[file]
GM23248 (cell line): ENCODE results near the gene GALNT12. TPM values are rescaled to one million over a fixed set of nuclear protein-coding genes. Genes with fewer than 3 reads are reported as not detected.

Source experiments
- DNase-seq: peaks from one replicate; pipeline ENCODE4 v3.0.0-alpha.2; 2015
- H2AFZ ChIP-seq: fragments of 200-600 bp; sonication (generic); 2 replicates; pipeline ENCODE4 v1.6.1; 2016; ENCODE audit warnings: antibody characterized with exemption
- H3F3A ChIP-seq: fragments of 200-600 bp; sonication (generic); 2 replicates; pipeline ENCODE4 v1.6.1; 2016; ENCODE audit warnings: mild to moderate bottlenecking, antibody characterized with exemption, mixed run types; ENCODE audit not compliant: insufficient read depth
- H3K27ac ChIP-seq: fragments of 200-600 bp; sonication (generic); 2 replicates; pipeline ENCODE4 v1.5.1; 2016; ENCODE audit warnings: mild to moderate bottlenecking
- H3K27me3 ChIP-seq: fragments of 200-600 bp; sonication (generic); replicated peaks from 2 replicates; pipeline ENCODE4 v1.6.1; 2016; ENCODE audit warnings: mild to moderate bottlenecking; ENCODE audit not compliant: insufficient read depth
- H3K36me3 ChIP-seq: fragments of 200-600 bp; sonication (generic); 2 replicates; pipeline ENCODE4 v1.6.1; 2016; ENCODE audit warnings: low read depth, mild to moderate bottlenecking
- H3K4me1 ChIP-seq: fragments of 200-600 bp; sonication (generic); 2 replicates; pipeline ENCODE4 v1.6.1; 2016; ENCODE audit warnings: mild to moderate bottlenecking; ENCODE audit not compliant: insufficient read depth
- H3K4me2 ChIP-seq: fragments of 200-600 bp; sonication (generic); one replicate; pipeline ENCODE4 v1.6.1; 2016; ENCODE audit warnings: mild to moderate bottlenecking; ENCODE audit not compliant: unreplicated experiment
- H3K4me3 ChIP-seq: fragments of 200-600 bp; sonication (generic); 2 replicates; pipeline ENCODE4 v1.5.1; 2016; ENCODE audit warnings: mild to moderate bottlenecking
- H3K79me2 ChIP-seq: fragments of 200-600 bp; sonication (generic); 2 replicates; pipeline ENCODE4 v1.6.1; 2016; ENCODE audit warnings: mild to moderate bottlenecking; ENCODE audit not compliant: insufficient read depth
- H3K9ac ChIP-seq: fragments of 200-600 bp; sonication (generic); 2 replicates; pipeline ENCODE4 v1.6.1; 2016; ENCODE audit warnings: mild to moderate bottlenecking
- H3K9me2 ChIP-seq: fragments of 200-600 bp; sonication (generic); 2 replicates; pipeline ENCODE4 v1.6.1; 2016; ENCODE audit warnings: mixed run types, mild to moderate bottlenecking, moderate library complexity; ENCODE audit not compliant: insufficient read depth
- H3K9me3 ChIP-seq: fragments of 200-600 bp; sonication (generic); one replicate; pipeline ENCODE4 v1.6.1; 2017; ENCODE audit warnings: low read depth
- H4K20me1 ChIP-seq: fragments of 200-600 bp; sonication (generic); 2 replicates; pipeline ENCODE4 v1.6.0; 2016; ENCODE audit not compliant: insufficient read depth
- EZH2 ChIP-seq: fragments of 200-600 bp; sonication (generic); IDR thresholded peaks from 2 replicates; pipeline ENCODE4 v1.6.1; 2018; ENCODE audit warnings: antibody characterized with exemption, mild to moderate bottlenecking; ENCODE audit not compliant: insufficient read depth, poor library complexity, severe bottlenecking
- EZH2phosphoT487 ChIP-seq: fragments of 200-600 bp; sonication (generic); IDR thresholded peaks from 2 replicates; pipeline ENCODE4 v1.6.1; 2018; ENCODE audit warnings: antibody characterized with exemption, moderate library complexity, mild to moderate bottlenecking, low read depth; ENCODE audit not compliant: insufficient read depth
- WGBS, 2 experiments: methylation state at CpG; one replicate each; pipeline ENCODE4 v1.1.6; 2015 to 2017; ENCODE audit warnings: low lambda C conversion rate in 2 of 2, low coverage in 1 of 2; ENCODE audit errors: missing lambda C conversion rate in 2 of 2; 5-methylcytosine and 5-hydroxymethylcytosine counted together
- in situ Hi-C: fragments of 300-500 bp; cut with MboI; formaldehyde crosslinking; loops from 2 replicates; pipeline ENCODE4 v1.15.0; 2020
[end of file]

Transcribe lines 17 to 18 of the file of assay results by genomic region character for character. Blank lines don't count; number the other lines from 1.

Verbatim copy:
- EZH2 ChIP-seq: fragments of 200-600 bp; sonication (generic); IDR thresholded peaks from 2 replicates; pipeline ENCODE4 v1.6.1; 2018; ENCODE audit warnings: antibody characterized with exemption, mild to moderate bottlenecking; ENCODE audit not compliant: insufficient read depth, poor library complexity, severe bottlenecking
- EZH2phosphoT487 ChIP-seq: fragments of 200-600 bp; sonication (generic); IDR thresholded peaks from 2 replicates; pipeline ENCODE4 v1.6.1; 2018; ENCODE audit warnings: antibody characterized with exemption, moderate library complexity, mild to moderate bottlenecking, low read depth; ENCODE audit not compliant: insufficient read depth